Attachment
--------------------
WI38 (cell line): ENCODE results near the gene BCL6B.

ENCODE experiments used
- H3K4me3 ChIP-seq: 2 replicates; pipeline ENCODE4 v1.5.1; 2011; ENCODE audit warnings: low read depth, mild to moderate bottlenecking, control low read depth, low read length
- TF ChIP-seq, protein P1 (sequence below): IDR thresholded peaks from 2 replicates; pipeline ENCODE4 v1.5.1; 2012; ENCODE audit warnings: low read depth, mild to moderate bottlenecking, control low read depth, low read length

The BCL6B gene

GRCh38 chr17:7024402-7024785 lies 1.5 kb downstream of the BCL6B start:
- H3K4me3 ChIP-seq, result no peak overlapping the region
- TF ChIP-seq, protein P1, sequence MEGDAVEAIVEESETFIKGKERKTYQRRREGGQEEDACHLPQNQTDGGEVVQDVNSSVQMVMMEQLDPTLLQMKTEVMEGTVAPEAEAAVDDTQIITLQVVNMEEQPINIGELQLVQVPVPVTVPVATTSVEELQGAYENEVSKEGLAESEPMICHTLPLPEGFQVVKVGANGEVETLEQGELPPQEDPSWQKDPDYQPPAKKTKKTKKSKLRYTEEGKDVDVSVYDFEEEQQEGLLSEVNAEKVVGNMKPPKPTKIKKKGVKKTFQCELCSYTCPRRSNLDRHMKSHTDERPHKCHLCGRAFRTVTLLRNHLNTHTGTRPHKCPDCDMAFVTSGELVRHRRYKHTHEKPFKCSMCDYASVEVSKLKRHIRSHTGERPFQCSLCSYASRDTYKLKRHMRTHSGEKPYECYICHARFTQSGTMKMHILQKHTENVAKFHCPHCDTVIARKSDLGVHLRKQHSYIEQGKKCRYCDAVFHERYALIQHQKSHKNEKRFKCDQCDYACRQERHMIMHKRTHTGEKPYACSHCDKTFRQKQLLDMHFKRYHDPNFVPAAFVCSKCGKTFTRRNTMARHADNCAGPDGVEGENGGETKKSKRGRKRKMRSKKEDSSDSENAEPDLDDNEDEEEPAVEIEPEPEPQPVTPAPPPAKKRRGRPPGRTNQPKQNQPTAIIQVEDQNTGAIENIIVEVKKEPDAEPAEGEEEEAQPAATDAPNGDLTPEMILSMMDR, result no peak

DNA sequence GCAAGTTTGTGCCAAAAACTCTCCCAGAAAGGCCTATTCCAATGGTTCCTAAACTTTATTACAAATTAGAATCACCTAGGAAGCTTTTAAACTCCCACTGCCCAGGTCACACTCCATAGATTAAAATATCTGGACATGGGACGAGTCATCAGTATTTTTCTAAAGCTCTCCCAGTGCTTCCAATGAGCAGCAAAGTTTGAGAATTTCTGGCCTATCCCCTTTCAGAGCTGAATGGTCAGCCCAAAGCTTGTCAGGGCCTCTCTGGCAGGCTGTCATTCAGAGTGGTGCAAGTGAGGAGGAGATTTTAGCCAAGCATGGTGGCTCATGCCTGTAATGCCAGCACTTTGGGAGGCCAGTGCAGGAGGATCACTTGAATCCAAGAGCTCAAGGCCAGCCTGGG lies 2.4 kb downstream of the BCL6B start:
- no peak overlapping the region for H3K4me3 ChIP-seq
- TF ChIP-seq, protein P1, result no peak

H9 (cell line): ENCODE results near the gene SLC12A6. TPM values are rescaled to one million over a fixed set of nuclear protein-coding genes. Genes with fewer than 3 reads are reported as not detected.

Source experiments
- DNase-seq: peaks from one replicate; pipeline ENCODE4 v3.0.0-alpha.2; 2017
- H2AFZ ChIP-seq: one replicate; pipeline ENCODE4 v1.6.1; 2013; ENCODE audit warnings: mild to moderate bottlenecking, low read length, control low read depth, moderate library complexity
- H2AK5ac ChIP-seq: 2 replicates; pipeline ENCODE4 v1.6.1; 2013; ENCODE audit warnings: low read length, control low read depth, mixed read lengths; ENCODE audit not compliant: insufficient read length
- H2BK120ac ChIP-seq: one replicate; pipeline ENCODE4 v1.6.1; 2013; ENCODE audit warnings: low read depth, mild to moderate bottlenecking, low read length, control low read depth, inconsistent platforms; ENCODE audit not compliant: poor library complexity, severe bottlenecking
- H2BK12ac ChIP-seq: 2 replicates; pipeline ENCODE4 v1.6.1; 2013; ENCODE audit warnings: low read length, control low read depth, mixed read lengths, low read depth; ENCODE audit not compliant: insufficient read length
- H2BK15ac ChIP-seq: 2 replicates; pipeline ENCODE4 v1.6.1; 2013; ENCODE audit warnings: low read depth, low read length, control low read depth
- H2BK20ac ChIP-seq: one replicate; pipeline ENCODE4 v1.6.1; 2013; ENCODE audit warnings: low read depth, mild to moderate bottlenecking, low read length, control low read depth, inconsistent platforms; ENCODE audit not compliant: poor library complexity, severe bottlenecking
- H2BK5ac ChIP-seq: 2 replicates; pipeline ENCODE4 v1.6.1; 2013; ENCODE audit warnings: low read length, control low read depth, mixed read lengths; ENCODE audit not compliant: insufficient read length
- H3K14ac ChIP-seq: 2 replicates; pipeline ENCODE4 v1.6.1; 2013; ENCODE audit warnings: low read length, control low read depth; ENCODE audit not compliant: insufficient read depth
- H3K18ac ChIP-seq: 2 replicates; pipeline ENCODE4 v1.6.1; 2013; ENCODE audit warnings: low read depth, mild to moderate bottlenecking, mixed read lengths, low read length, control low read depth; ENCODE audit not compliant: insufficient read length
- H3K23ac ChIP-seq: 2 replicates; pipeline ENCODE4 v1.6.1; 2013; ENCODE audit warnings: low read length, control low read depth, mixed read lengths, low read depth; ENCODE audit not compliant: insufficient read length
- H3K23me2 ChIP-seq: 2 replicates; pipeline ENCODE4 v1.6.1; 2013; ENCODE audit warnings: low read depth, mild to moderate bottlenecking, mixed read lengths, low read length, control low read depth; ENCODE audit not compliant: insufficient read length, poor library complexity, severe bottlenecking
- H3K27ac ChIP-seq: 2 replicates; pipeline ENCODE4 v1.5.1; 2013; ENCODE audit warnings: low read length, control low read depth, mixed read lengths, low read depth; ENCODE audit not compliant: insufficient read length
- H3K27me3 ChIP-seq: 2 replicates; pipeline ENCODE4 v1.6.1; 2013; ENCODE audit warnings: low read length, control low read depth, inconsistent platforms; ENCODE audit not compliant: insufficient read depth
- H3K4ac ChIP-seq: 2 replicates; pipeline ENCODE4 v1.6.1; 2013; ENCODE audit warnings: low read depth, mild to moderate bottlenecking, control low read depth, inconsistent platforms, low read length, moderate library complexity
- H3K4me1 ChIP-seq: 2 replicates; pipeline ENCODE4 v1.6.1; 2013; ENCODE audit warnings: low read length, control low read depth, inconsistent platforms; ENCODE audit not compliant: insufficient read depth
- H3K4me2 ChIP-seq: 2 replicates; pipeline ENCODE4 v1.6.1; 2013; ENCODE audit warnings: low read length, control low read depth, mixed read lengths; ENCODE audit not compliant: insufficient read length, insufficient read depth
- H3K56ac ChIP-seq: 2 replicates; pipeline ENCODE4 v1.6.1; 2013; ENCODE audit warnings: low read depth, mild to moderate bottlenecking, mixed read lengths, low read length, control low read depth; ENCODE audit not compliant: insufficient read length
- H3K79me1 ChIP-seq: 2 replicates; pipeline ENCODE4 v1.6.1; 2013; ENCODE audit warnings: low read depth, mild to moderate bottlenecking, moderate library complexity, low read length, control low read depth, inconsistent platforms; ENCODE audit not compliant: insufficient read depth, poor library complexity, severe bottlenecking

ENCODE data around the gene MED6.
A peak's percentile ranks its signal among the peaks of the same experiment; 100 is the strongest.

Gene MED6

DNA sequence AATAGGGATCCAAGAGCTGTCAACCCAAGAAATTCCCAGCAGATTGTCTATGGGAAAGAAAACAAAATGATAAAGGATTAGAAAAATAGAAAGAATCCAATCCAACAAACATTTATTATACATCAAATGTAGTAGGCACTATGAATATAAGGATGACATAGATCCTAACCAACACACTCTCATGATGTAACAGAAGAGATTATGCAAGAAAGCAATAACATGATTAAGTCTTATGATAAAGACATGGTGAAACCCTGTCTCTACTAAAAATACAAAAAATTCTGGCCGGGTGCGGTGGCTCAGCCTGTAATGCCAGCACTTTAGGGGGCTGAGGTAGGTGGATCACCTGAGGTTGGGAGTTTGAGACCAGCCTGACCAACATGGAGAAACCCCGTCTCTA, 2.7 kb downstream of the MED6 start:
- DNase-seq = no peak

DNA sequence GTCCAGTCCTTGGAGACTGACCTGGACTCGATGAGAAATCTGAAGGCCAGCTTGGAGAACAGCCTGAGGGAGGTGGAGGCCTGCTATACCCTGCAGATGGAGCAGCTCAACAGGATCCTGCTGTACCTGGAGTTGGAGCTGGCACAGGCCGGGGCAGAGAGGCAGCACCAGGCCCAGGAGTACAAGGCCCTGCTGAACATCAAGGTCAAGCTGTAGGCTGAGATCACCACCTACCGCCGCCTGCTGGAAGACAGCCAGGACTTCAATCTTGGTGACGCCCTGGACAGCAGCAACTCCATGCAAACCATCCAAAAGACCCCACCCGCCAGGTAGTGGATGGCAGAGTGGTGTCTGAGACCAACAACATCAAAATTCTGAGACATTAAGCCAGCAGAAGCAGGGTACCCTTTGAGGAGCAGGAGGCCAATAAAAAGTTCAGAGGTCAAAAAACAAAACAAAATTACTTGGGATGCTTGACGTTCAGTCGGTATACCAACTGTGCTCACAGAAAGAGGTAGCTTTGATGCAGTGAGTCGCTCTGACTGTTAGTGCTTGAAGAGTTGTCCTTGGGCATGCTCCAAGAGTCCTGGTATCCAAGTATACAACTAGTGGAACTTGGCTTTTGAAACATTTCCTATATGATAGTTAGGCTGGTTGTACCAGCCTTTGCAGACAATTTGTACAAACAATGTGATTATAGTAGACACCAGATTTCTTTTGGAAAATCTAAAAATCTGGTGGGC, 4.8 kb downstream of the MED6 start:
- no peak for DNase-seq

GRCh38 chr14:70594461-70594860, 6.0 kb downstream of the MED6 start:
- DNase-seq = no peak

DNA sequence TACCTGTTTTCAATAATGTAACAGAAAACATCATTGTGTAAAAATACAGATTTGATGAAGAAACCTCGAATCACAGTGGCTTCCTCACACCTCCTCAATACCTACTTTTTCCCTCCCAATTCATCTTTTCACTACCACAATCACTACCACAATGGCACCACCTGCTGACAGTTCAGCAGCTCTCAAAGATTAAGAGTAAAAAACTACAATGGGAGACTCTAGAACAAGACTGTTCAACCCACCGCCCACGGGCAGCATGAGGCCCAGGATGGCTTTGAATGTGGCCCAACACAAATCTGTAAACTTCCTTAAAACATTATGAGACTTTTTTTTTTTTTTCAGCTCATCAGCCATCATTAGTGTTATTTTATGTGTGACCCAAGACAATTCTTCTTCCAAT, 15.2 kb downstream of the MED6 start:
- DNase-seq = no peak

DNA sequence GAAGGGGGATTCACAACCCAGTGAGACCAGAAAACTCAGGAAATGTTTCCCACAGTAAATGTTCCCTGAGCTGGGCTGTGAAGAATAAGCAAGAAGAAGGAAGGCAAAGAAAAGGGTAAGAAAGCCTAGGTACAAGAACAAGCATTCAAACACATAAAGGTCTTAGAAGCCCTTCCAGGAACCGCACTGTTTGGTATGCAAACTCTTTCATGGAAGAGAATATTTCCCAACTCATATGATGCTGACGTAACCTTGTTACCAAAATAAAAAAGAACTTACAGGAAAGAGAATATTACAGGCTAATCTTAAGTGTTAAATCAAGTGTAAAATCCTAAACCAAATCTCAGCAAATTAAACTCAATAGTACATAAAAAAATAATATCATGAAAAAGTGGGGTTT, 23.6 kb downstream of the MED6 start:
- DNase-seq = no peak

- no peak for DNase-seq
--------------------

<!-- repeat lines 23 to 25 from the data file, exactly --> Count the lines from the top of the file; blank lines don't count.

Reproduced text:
- H3K18ac ChIP-seq: 2 replicates; pipeline ENCODE4 v1.6.1; 2013; ENCODE audit warnings: low read depth, mild to moderate bottlenecking, mixed read lengths, low read length, control low read depth; ENCODE audit not compliant: insufficient read length
- H3K23ac ChIP-seq: 2 replicates; pipeline ENCODE4 v1.6.1; 2013; ENCODE audit warnings: low read length, control low read depth, mixed read lengths, low read depth; ENCODE audit not compliant: insufficient read length
- H3K23me2 ChIP-seq: 2 replicates; pipeline ENCODE4 v1.6.1; 2013; ENCODE audit warnings: low read depth, mild to moderate bottlenecking, mixed read lengths, low read length, control low read depth; ENCODE audit not compliant: insufficient read length, poor library complexity, severe bottlenecking